I hate talking about it. I’m not going to lie. That’s why I didn’t
even want to do this. Because I hate talking about it. I did not really think about
the finances, you know. Looking back now, seeing
state school was so much less. That never crossed my mind. I knew that college
was expensive and I just thought everybody
took out student loans and that’s just how you did it. You know, unless you
had millionaire parents or something. I think my mom believed, like
me, that it was just a process. If you do the right things,
if you go to college and you get the good grades,
then it should all just kind of work out. So I don’t think
she really worried about the finances as much. She did make it clear
from the beginning that she wouldn’t be
able to pay for it. And that it would be all on me. I, myself, didn’t go to college. So I didn’t have a whole
lot of experience with it. And Jessie was the
first one out my kids that was going to college. So I didn’t ever really
plan on it, I guess. I went to La Salle
University and I majored in criminal justice. I chose La Salle
because, in my mind, it was what college
should look like. And this is another reason
why I feel like 18-year-olds shouldn’t be allowed to
make these huge decisions on their own totally. Because I just thought it
looked like a nice school. It was a small campus setting. I had the ability to be a big
fish in a little pond there, which I liked. I just viewed it
as, well, I’m going to take out these loans anyway. And at that time, I
was working at Wendy’s. So if you were telling me
$18,000 vs. $35,000 a year, it all seemed like a
million dollars to me. Growing up, it was just
my mom and my two sisters and I. I didn’t know my dad. I met him when I
was 18, actually. So it was just us four
girls sticking together. I had my aunts and uncles
and my grandma in my life. They were heavily
involved in everything. So it was like it takes
a village, you know. Well, when they were
young I pretty much was in the restaurant business. Because I didn’t want to
put them in daycare and I didn’t want to not be there
with them during the day time. My sister raised her
family in our hometown for the first part
of Jessie’s life. And we did everything together. We spent regular evenings
together, birthdays, vacations. My mom really didn’t let us
in on how much things cost or bills. And I think that
was a part of her not trying to put
that burden of being a single parent and any
kind of struggles on us. We shopped at Kmart. She always went to yard sales. So I knew that saving and
being frugal was important. But beyond that, not so much. Well, the reason I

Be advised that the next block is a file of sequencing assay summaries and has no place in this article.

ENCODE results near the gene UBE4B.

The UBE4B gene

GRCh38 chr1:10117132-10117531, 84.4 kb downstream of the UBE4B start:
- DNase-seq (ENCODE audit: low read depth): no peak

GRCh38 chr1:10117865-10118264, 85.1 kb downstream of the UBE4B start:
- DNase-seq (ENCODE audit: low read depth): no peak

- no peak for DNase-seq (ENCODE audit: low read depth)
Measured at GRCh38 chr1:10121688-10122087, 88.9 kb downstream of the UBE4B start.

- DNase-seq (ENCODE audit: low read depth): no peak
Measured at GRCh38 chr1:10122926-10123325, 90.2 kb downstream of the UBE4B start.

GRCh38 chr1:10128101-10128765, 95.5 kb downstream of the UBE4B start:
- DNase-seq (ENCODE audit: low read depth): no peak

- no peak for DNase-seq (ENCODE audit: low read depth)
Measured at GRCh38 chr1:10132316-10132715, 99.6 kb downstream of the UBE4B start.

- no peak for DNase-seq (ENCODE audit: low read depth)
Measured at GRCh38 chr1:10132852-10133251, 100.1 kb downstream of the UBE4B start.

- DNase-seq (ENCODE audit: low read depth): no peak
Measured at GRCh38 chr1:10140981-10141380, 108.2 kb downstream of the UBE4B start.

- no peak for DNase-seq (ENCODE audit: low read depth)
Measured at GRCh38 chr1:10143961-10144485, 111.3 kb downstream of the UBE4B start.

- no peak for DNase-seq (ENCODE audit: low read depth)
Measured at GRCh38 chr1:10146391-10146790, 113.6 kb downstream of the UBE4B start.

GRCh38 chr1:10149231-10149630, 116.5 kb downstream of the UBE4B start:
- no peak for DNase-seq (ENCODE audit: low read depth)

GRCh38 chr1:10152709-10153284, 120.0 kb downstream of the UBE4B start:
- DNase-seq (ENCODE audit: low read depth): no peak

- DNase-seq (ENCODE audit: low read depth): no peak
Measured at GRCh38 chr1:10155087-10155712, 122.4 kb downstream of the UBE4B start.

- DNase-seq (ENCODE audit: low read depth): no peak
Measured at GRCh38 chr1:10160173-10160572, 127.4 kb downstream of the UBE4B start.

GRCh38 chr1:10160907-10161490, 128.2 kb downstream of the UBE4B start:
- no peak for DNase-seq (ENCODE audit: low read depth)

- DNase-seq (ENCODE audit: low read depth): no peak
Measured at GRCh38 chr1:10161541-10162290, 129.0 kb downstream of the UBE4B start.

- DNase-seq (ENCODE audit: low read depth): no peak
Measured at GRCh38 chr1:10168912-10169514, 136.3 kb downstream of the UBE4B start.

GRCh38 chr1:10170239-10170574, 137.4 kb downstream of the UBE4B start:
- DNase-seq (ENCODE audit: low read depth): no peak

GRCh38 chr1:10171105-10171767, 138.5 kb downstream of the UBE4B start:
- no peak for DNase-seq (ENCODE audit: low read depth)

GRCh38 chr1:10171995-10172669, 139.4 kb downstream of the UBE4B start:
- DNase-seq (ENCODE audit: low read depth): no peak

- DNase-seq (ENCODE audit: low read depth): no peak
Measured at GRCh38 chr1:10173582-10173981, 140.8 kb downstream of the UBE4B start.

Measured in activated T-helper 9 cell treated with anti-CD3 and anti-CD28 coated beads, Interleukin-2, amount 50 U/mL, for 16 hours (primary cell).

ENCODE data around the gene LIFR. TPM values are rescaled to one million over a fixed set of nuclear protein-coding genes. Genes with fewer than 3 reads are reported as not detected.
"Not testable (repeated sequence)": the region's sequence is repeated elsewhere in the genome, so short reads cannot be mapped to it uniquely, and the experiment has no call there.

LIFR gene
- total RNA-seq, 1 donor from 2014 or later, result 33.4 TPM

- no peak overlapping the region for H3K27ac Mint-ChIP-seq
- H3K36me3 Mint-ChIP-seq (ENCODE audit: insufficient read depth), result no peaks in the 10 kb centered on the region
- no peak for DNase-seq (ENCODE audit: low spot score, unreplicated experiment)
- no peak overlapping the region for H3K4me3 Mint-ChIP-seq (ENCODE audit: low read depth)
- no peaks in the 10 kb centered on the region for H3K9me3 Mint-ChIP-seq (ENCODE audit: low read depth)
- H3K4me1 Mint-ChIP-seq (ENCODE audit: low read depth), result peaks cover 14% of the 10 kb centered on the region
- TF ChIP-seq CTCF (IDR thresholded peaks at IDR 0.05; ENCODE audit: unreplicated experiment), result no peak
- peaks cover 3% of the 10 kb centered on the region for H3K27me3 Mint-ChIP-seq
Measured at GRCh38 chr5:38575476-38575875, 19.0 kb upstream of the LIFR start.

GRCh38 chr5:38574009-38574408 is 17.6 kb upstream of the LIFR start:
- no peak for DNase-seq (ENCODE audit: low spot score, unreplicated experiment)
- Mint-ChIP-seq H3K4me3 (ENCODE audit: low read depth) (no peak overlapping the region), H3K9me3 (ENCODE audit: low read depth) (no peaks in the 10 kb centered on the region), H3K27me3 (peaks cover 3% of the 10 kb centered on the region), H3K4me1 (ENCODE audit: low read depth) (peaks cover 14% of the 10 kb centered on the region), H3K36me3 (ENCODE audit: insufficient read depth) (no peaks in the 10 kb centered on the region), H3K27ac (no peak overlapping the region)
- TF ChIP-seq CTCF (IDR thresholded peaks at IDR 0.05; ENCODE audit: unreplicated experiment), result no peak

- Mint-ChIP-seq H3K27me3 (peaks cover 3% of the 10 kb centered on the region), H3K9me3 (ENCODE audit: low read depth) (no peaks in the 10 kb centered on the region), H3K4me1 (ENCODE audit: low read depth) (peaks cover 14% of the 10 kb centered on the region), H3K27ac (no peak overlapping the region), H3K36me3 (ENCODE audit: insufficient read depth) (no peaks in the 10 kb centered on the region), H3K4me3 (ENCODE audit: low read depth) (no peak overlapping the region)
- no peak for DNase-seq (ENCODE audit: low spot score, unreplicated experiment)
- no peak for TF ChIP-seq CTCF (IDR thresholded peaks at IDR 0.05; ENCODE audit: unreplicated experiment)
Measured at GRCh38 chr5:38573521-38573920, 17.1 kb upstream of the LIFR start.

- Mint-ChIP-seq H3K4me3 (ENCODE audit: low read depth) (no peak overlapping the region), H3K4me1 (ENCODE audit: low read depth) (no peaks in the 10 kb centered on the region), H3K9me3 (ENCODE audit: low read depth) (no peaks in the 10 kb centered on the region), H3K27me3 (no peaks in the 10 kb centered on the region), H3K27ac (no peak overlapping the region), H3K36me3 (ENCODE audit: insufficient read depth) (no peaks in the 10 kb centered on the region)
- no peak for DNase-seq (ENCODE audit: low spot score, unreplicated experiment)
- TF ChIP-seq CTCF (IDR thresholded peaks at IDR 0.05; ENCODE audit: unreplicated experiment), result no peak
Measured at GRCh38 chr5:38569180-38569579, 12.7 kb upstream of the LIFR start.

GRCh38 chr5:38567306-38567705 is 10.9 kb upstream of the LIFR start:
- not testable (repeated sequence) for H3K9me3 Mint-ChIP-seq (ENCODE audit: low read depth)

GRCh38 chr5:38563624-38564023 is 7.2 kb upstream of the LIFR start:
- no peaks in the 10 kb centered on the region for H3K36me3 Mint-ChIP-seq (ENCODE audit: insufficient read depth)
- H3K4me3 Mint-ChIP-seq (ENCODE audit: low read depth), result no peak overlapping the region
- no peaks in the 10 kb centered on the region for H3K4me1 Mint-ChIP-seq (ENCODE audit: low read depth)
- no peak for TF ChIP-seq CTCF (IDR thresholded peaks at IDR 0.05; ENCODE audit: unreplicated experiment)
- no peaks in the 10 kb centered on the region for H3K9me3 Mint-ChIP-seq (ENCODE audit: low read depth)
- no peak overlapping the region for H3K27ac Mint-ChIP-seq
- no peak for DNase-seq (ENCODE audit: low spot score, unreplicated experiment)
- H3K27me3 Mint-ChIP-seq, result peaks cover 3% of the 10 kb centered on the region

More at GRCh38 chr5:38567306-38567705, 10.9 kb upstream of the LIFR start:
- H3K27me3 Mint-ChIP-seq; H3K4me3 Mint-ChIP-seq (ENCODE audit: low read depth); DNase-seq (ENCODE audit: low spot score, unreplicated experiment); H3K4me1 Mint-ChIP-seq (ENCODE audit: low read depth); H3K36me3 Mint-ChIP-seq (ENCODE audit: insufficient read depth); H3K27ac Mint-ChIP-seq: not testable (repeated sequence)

decided first of all to not co-sign or take out
any loans for her first year was because I wasn’t
in a comfortable spot with her behaviors at that time. When she was in senior year,
she started coming home with different friends. And I was not loving these
relationships at all. I just didn’t trust her. So that’s why she
had to call my sister and asked her for the loan. Which did make me
feel pretty bad. But I said if you make it
through the first year, I have no problem. She was about to go down
one path or the other. And I figured that first year
was going to make or break her. Jessie called me and asked me
if I would co-sign a student loan for her. And I loved her very dearly. If you don’t help someone that
you love, who do you help? I did understand that
there was risk in that. Because I knew that
that was going to be tied to my financial history. There was an understanding
that it was her responsibility to pay it back. It was always that
it was going to be a loan that was in my name. But Jessie was solely
responsible for paying. I said, if you want
to go to school, then you’re going to pay for it. I believe my first student loan
payment was about $140 or so. Which I thought,
oh, this isn’t bad. And that’s because I put
them all on the lowest payments possible and put them
on deferments and forbearances. So they weren’t all
quite in repayment. So by the following year, it
was already up to, like, $600. When I was signing
for my student loans, I had absolutely no clue
what that would mean for me in my current life now. I never even bothered
adding up how much it was. I thought, you
know, surely I would be able to pay for these loans. They wouldn’t set me
up for failure, right? The community that my
mom lives in now is definitely more
of an urban area. It’s not really the
safest, cleanest. We’re on our way to
American Education Services, where I ironically used to
work as a loan collector there. It just really
opened my eyes as far as what I was going to
probably be dealing with myself in the very near future. So it scared me a little bit. At that time, I was just really
looking for any kind of income knowing that I was going to
soon have to start paying back my student loans. I think their starting wage
at AES was about $12.50 or so. I had only ever really
made minimum wage. I had only made maybe,
at the most, $8 an hour. I talked to a lot of
moms that were, you know, they’re telling me I’m
not going to pay this. I have kids to feed. And if I have to choose between